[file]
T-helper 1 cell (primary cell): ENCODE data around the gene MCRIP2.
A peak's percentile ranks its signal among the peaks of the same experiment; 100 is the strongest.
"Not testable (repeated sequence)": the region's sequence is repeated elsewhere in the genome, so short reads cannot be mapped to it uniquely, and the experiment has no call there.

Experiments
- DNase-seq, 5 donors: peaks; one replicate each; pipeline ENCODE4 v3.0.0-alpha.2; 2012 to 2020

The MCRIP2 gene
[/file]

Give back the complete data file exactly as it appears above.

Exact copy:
T-helper 1 cell (primary cell): ENCODE data around the gene MCRIP2.
A peak's percentile ranks its signal among the peaks of the same experiment; 100 is the strongest.
"Not testable (repeated sequence)": the region's sequence is repeated elsewhere in the genome, so short reads cannot be mapped to it uniquely, and the experiment has no call there.

Experiments
- DNase-seq, 5 donors: peaks; one replicate each; pipeline ENCODE4 v3.0.0-alpha.2; 2012 to 2020

The MCRIP2 gene